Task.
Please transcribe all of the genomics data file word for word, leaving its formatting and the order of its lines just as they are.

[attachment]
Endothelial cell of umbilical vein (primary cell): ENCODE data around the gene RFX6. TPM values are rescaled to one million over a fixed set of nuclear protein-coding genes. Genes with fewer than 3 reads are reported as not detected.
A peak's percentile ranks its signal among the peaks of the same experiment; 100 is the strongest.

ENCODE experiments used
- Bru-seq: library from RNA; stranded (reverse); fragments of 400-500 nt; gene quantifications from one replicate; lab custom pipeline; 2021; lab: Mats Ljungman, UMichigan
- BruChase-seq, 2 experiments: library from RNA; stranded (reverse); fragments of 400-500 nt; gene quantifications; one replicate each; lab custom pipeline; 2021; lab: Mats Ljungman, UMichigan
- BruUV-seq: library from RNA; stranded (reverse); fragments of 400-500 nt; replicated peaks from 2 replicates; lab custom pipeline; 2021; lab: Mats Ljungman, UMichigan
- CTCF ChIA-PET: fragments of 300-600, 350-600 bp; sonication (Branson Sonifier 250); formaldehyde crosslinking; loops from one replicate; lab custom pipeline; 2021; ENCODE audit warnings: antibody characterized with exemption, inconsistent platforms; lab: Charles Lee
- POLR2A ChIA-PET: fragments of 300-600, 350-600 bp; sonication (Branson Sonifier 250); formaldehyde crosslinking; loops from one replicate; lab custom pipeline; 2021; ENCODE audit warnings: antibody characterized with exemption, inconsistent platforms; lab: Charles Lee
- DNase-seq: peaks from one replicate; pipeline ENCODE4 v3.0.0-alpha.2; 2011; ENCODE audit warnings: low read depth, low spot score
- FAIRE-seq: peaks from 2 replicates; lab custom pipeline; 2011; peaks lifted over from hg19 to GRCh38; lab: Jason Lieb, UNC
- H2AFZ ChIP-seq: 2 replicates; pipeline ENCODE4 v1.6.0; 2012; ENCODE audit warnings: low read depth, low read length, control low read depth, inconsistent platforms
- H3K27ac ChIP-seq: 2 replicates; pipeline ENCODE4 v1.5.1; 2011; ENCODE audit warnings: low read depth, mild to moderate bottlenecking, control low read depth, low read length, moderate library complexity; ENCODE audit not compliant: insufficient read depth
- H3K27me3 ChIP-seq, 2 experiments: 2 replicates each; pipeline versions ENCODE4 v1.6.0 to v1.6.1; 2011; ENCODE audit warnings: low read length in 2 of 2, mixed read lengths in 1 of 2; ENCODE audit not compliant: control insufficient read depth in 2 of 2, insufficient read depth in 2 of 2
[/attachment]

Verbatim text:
Endothelial cell of umbilical vein (primary cell): ENCODE data around the gene RFX6. TPM values are rescaled to one million over a fixed set of nuclear protein-coding genes. Genes with fewer than 3 reads are reported as not detected.
A peak's percentile ranks its signal among the peaks of the same experiment; 100 is the strongest.

ENCODE experiments used
- Bru-seq: library from RNA; stranded (reverse); fragments of 400-500 nt; gene quantifications from one replicate; lab custom pipeline; 2021; lab: Mats Ljungman, UMichigan
- BruChase-seq, 2 experiments: library from RNA; stranded (reverse); fragments of 400-500 nt; gene quantifications; one replicate each; lab custom pipeline; 2021; lab: Mats Ljungman, UMichigan
- BruUV-seq: library from RNA; stranded (reverse); fragments of 400-500 nt; replicated peaks from 2 replicates; lab custom pipeline; 2021; lab: Mats Ljungman, UMichigan
- CTCF ChIA-PET: fragments of 300-600, 350-600 bp; sonication (Branson Sonifier 250); formaldehyde crosslinking; loops from one replicate; lab custom pipeline; 2021; ENCODE audit warnings: antibody characterized with exemption, inconsistent platforms; lab: Charles Lee
- POLR2A ChIA-PET: fragments of 300-600, 350-600 bp; sonication (Branson Sonifier 250); formaldehyde crosslinking; loops from one replicate; lab custom pipeline; 2021; ENCODE audit warnings: antibody characterized with exemption, inconsistent platforms; lab: Charles Lee
- DNase-seq: peaks from one replicate; pipeline ENCODE4 v3.0.0-alpha.2; 2011; ENCODE audit warnings: low read depth, low spot score
- FAIRE-seq: peaks from 2 replicates; lab custom pipeline; 2011; peaks lifted over from hg19 to GRCh38; lab: Jason Lieb, UNC
- H2AFZ ChIP-seq: 2 replicates; pipeline ENCODE4 v1.6.0; 2012; ENCODE audit warnings: low read depth, low read length, control low read depth, inconsistent platforms
- H3K27ac ChIP-seq: 2 replicates; pipeline ENCODE4 v1.5.1; 2011; ENCODE audit warnings: low read depth, mild to moderate bottlenecking, control low read depth, low read length, moderate library complexity; ENCODE audit not compliant: insufficient read depth
- H3K27me3 ChIP-seq, 2 experiments: 2 replicates each; pipeline versions ENCODE4 v1.6.0 to v1.6.1; 2011; ENCODE audit warnings: low read length in 2 of 2, mixed read lengths in 1 of 2; ENCODE audit not compliant: control insufficient read depth in 2 of 2, insufficient read depth in 2 of 2